After passing through the gates there were two random stops. Armed buff men dressed in high fashion jeans, skin tight t-shirts and large gold jewelry looked in the cargo holds. A shake down or just typical? The driver and other passengers weren’t phased so apparently neither were we.
The bus ride ended in Petionville just a 15 minute ride from our final destination of Port-au-Prince. We had assumed we’d catch a cab.
HA! No cabs – what would make us think that there would be cabs??? Thank goodness the man who checked the luggage tags upon arrival (wore no uniform – we assumed he had some authority since he was checking the baggage and talked to the driver) asked us if we needed a ride. Sure! We followed him to his car and waited as he cleared all the trash from his seats by tossing it on the ground.
The Marriott. The only nice hotel in the area (one of three buildings taller than a couple stories in the whole city). It was gated and protected by 4 armed guards – our own little prison since we had been told to not leave the property unless we wanted to be be mugged or worse.
Extreme poverty makes ordinary people do extreme things to survive.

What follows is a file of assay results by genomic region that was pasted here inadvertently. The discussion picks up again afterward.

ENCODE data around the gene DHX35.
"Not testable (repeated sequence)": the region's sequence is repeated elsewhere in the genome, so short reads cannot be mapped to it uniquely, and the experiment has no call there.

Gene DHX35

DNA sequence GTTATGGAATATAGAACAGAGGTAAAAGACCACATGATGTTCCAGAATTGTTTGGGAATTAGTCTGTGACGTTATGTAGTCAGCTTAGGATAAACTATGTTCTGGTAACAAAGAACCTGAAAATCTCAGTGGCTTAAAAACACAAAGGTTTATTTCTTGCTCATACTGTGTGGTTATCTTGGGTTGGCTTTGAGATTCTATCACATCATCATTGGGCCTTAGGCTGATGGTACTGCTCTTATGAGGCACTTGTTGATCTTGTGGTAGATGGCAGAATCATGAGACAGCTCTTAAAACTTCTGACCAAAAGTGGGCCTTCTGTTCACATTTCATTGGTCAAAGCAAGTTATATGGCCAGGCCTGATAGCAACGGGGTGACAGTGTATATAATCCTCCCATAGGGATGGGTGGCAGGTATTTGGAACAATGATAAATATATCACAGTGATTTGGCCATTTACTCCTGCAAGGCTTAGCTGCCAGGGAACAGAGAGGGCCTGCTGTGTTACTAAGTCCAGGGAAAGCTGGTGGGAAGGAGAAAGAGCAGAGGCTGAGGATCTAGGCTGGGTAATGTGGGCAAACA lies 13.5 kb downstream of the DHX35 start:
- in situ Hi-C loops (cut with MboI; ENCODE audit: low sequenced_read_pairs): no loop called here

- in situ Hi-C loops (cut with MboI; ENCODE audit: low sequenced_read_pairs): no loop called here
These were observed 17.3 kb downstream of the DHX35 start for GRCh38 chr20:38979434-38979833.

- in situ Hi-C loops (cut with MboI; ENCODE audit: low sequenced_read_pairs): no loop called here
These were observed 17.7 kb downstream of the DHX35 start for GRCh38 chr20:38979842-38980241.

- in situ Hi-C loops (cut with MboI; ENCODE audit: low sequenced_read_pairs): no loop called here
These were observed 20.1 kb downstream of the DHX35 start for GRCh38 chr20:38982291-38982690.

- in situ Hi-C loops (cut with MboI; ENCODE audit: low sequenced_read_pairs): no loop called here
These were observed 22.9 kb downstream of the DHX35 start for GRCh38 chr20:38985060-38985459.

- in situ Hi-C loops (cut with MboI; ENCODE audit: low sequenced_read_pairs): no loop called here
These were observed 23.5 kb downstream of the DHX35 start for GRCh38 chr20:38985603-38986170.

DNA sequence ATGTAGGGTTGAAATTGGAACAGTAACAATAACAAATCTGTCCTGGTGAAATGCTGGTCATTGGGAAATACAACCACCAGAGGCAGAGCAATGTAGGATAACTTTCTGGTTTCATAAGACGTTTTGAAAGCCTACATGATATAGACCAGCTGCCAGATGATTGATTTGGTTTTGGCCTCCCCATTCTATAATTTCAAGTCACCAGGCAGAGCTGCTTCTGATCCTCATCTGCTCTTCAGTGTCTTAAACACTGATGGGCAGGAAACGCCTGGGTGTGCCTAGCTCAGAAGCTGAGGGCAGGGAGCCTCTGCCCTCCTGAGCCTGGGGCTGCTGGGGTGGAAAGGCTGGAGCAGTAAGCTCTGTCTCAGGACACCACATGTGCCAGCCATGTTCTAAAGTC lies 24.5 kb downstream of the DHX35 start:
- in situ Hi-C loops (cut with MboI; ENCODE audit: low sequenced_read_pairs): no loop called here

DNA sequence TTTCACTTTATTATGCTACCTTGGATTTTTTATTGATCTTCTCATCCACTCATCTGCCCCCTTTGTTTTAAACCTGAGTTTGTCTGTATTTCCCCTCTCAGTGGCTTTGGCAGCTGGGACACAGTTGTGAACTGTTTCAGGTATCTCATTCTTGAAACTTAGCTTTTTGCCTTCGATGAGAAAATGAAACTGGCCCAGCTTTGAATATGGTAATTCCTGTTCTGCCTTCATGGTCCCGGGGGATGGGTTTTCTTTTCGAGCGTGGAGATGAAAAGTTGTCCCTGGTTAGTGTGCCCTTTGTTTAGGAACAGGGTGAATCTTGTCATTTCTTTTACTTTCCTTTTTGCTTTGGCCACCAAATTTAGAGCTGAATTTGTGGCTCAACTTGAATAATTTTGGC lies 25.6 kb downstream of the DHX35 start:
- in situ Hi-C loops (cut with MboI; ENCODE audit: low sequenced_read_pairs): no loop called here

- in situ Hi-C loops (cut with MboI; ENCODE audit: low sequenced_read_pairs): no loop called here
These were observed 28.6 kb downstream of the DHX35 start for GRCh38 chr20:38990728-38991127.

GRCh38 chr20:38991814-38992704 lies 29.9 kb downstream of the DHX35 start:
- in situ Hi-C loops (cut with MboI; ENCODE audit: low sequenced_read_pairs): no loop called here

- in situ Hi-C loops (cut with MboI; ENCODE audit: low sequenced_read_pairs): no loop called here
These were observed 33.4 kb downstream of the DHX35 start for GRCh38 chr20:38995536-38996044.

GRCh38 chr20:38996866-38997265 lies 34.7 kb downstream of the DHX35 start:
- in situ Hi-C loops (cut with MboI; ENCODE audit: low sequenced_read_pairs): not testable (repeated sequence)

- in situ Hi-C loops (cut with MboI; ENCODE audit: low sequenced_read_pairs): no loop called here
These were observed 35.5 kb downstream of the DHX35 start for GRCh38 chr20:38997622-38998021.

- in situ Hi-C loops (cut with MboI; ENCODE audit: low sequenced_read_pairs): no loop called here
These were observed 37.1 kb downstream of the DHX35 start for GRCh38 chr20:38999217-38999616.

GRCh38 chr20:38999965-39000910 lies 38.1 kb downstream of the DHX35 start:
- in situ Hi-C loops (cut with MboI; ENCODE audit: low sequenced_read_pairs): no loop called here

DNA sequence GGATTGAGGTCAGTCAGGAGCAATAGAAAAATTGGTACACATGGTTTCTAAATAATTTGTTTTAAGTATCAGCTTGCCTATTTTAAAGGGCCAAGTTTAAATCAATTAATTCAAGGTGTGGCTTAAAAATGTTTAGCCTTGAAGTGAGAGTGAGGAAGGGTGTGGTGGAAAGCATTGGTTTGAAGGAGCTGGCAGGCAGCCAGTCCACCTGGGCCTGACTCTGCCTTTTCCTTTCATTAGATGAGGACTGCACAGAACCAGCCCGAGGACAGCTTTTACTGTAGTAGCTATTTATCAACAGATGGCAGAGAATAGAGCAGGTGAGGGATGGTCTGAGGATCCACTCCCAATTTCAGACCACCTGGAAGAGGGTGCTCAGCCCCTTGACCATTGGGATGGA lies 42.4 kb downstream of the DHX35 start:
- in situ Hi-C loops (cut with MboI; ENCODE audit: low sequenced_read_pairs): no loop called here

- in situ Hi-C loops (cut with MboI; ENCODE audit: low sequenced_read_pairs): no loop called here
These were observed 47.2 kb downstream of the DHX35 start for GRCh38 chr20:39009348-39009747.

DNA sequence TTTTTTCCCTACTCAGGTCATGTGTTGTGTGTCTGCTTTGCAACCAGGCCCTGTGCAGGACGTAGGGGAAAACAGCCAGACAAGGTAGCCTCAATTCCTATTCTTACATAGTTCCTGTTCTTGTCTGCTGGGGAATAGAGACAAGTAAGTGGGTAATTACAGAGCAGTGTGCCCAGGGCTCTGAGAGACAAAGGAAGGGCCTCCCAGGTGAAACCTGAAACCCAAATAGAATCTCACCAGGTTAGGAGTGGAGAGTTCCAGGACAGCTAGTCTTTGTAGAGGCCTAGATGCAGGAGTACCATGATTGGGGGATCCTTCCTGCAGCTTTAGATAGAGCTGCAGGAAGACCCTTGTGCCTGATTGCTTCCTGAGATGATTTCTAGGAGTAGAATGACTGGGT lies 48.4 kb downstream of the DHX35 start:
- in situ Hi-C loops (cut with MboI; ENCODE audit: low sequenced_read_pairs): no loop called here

We hired a driver to show us the highlights. Thoughtful, caring and protective. He too, tossed his garage out the window. Hence, a city full of garbage.
The Iron Market – gated with armed guards – a place where tourists can shop quasi safely next to the true market where 100’s of stands selling everything from pots and pans to socks displayed their wares. Shoppers we’re not but it was one of three things to do in Port-au-Prince. We were told to follow the man in charge, closely – do not deviate, go slow and don’t do anything that may excite people.
Next was the museum – again gated and armed. A garden oasis in the middle of a concrete city.
Lastly, to the top of the mountain in Petionville where the rich people lived behind tall walls with concertina wire to a restaurant full of white people for the best view in the city.